The Feather Thief is an interesting read. Subtitled “Beauty, Obsession, and the Natural History Heist of the Century,” it’s one of those nonfiction books where the narrator starts off as a dispassionate reporter but becomes more and more involved in the story he’s reporting. Kirk Wallace Johnson is a veteran of the Iraq War who starts a nonprofit trying to help Iraqi refugees resettle in America after the war wrecks their lives. It’s stressful. He takes a weekend off to go fly fishing, and his guide mentions how a guy broke into a British nature museum in order to steal bird specimens from which to extract fly-tying feathers. Johnson becomes interested, and looks into the case. It turns out to be quite interesting: the thief is an American music student in London and something of a salmon-fly-tying prodigy. (Read a Smithsonian account of the heist here.) Some of the bird skins he steals were collected by Alfred Russel Wallace in the Malay Archipelago. He gets caught, but instead of going to prison, a one-day consultation with Simon Baron-Cohen, the celebrated psychologist (and cousin of Borat comedian Sascha Baron-Cohen) yields a diagnosis of autism, which the presiding judge uses to free him, meaning there are almost no consequences for the criminal musician. This is especially galling when you consider that he destroyed a great many of the skins, and removed their identifying labels, making them worthless for scientific study. It’s a crime against knowledge, for the sake of old white men tying fishing lures that are never intended to be actually used to catch fish – a gross perversion of decent behavior. Not only that, but he also never returned all of them: There were more than 100 birds still missing when the case was closed. The book picks up in intensity when Johnson tries to solve the case of the missing birds, and interviews key people, traveling around the world and engaging in fierce conversation with them. I won’t reveal the ending, but I found it to be a good payoff for the investment of reading the book.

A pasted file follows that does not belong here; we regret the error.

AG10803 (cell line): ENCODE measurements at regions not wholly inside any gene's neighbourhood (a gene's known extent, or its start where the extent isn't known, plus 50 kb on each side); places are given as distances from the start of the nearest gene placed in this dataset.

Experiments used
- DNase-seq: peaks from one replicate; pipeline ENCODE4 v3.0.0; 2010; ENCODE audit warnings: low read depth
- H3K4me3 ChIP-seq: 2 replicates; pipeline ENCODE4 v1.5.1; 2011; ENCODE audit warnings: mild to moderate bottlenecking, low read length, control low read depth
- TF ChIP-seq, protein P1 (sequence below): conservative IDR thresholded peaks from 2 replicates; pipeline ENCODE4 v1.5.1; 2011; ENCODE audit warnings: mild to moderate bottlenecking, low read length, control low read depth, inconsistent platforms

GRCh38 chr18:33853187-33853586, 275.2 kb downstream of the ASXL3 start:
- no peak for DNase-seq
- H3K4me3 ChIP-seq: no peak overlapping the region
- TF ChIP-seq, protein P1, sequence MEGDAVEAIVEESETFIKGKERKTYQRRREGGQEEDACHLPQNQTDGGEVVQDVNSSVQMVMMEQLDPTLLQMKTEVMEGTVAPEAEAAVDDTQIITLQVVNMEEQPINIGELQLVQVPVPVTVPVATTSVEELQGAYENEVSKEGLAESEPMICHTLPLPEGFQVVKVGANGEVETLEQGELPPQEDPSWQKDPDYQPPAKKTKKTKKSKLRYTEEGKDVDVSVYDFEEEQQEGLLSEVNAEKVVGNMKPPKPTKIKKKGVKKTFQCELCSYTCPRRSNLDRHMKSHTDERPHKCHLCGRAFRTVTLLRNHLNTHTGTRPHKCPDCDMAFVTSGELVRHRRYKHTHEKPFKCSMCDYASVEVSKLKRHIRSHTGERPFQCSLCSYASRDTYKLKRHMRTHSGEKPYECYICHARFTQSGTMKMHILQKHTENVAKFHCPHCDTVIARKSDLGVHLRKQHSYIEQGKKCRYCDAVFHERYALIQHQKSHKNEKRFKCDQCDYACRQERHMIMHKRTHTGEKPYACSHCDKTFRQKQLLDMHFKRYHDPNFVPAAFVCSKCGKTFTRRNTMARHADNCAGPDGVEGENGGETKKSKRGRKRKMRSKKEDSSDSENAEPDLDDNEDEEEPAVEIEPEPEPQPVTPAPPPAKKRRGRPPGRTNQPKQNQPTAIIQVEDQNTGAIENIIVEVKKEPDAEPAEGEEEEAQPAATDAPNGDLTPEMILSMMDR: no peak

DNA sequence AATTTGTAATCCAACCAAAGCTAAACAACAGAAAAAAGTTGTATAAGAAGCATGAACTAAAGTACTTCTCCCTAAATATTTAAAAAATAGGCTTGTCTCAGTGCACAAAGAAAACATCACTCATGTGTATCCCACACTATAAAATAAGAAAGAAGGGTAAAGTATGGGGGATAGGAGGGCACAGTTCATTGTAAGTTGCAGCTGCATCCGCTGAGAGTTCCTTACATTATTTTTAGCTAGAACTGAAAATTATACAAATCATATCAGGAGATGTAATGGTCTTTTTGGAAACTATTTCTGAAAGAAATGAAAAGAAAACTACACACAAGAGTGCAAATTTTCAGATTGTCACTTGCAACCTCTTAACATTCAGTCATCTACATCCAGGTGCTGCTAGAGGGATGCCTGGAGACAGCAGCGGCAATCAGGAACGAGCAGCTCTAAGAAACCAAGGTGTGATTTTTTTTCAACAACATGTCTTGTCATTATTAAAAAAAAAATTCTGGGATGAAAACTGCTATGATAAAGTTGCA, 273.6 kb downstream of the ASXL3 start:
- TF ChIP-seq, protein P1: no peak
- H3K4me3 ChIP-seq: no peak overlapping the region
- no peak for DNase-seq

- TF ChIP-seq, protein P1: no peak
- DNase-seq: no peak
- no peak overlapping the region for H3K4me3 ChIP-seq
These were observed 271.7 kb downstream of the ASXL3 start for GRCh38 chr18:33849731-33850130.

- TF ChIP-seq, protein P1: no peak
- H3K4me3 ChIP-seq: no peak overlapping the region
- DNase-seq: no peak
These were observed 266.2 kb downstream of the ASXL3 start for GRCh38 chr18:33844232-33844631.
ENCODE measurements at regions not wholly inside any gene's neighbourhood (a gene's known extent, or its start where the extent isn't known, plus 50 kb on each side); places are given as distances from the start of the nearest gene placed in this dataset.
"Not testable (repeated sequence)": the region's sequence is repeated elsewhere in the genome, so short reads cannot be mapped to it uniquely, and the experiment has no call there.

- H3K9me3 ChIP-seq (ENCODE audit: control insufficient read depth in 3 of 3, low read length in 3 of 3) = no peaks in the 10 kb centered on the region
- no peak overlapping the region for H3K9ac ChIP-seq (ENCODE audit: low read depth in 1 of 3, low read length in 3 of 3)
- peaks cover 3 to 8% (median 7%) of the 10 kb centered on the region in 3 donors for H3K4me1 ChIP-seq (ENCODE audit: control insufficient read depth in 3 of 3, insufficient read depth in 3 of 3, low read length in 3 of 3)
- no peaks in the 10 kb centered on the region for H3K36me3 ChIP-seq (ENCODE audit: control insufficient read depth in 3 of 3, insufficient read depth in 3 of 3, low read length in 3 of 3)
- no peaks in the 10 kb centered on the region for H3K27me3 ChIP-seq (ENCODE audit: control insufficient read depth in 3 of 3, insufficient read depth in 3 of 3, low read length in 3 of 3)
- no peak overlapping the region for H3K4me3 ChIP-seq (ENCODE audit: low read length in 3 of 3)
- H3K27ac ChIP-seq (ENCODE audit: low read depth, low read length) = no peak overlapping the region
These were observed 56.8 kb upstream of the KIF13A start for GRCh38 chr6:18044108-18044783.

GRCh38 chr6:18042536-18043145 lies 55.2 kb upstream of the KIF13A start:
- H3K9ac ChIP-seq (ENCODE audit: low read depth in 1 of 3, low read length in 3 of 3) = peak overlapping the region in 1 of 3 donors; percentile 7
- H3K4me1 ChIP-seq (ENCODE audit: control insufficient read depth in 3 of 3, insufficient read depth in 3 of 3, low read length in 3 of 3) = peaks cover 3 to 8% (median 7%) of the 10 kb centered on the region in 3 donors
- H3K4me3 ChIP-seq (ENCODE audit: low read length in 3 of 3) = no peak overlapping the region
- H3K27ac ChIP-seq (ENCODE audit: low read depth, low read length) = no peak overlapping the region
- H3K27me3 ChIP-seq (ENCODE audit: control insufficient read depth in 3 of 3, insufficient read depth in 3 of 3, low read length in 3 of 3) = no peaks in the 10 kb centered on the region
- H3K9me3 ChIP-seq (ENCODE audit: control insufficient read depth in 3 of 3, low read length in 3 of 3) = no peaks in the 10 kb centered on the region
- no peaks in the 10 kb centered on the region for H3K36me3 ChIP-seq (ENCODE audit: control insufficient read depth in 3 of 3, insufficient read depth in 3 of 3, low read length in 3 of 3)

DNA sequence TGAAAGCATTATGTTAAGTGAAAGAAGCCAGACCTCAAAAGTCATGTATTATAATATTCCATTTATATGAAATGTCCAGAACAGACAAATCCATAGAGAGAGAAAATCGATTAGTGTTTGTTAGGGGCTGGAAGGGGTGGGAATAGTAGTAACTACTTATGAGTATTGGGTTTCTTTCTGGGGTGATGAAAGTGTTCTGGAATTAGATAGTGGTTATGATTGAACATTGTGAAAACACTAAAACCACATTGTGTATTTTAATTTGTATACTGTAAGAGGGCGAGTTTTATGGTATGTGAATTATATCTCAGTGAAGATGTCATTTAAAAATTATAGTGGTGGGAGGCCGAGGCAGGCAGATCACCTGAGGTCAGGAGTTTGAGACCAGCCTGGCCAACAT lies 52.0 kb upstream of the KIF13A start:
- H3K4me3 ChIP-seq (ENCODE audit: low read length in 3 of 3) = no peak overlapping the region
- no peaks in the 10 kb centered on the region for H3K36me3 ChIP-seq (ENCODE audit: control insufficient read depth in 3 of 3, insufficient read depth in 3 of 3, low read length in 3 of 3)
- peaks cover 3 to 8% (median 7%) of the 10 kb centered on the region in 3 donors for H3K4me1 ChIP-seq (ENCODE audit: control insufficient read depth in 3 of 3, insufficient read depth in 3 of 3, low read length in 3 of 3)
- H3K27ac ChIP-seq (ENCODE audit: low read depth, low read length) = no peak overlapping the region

12 April 2019
Happy Friday, all. Here are a few shots of crinkled, thin, multicolored cherts from Kayak Beach on northern Angel Island, California, piggybacking on the folds I showed you last week.